Study finds Covid virus’ protective switches that defend against immune system

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London, Jan 25 (IANS) A team of German researchers has discovered various “protective switches” in the coronavirus that shield it from attacks by the immune system.

The researchers identified two previously unknown chemical protective switches in the virus’ main “protease” — a crucial protein of the coronavirus. The most important drug against Covid-19, called Paxlovid, targets this protein. The virus uses its main protease to cut out the other virus proteins in our infected cells, thus driving its own replication. It uses the amino acid cysteine to do this.

“From a chemical point of view, this could be an Achilles heel for the coronavirus, as cysteines can be destroyed by highly reactive oxygen radicals, which our immune system uses to fight viruses,” explained Professor Kai Tittmann, Molecular Enzymology Research Group at Gottingen University, who led and coordinated the study.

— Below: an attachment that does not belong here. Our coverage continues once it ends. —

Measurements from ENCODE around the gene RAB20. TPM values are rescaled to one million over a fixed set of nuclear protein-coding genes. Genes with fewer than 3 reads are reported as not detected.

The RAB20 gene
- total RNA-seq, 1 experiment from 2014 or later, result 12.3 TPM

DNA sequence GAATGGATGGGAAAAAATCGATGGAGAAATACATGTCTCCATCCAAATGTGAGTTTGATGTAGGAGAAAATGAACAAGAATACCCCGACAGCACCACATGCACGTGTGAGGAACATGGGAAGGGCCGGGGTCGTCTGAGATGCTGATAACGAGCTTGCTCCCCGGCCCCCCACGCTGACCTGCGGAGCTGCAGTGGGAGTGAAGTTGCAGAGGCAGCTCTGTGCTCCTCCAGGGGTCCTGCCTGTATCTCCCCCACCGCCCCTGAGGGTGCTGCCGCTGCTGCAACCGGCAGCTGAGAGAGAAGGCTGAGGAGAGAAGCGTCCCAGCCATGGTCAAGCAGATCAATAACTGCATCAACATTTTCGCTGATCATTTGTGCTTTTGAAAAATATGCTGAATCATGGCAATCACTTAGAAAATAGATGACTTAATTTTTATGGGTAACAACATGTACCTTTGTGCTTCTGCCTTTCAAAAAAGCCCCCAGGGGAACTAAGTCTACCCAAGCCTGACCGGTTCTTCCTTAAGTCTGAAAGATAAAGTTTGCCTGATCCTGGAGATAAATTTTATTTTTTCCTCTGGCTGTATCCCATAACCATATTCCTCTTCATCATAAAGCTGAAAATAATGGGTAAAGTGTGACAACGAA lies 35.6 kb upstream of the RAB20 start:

The protective switches mean the virus’ main protease is protected against the immune system’s bombardment by oxygen radicals: The protein is stabilised by one cysteine forming a disulfide with an adjacent cysteine via two sulphur atoms.

This prevents the cysteine from being destroyed. At the same time, a bridge known as SONOS connects three parts of the protein between sulphur atoms, oxygen atoms, and a nitrogen atom. This prevents radicals from damaging its three-dimensional structure.

“It is fascinating to see how chemically elegant and effective the coronavirus is in defending itself against the immune system. Interestingly, a coronavirus discovered earlier — severe acute respiratory syndrome, also known as SARS-CoV-1 — which triggered the 2002 to 2004 outbreak, also has these protective switches. This is the first time this has been shown,” Tittmann said. The results are published in Nature Communications.

With the chemical blueprint in hand, the team further set about searching for molecules that can bind precisely to the “protective switches,” therefore inhibiting the virus’ main protease. They identified such molecules not only in the test tube, but also in infected cells.

“This type of molecule opens up the potential for new therapeutic interventions which will stop coronaviruses in their tracks,” said Lisa-Marie Funk, also from Gottingen University’s Molecular Enzymology research group.



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